By Lauren Smart
By Jane R. LeBlanc
By Lauren Smart
By Elaine Liner
By Jim Schutze
By Rachel Watts
When Hanks started acting, as part of a community theater troupe in Cleveland, he felt lucky for any role he got. He took the crappy stuff because it was fun, because it would lead to better stuff, because it paid enough to eat and make rent. Acting was fun, and it was hell, and then it became hard work, Hanks says, once he realized that to get better you actually had to put something back into it. It was one thing to breeze through on a crooked grin and a cocked eyebrow, but it was something entirely different to play a guy with AIDS or an astronaut who got this close to his dreams or a bitter and washed-up ballplayer or a commanding officer who could never let on how freaking scared he was.
"When you start, it's like you get involved in the fever," Hanks says of his early days. "It's like a fever pitch. Suddenly the opportunity is dangled in front of you, and you can actually clarify that you're the guy they actually want, and then your eyes roll up in the back of your head and you just pursue and pursue and pursue in your own individual work process. You're not aware of it--I think that if you're actually aware of it, you end up outside of yourself looking on and saying, 'Oh, that's a good career move.' You can't construct a career or a body of work. Well, you can, but you'll not be following through on the reasons you do this in the first place.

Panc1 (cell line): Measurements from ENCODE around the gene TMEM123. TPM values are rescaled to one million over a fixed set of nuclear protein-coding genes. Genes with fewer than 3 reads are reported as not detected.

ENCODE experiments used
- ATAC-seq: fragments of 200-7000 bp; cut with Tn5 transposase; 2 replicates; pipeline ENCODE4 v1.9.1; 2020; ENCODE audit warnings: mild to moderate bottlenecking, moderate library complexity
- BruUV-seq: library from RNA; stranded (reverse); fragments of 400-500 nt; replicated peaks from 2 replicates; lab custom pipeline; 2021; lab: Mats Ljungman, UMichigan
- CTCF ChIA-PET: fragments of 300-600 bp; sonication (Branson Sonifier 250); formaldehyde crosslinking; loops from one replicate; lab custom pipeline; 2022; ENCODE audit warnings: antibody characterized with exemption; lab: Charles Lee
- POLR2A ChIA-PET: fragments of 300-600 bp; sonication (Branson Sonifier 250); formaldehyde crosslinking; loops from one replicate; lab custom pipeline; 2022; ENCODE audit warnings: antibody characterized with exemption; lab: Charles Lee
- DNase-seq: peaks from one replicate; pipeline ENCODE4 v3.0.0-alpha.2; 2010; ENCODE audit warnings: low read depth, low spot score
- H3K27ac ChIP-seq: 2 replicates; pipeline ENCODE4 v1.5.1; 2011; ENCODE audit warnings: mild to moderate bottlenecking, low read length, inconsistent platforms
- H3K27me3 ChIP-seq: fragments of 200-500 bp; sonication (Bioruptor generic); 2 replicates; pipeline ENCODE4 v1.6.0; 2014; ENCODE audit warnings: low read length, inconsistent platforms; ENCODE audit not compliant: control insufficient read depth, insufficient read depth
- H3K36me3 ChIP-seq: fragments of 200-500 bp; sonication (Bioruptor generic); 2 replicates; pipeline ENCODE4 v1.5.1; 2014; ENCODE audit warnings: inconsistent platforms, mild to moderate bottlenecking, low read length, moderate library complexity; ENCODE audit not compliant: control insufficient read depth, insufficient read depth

"I've gotten my ass kicked, I've had some good times, some things haven't worked out, the world operates in a real different, better and more scary way, depending on how you look at it, and I just want to explore other things. I'm now 47, and slowly there have been times when I say, 'I can't believe they're giving me this job.' In earlier days, I was never the guy who got to play the astronaut who goes to the moon or the captain on Omaha Beach. So the only plan, the only philosophy, the only strategy involved is I read stuff and say, 'I can't believe they're giving me a chance to play this.' The only philosophy is that, 'Man, I haven't done this. I can't believe they're giving me a chance.'"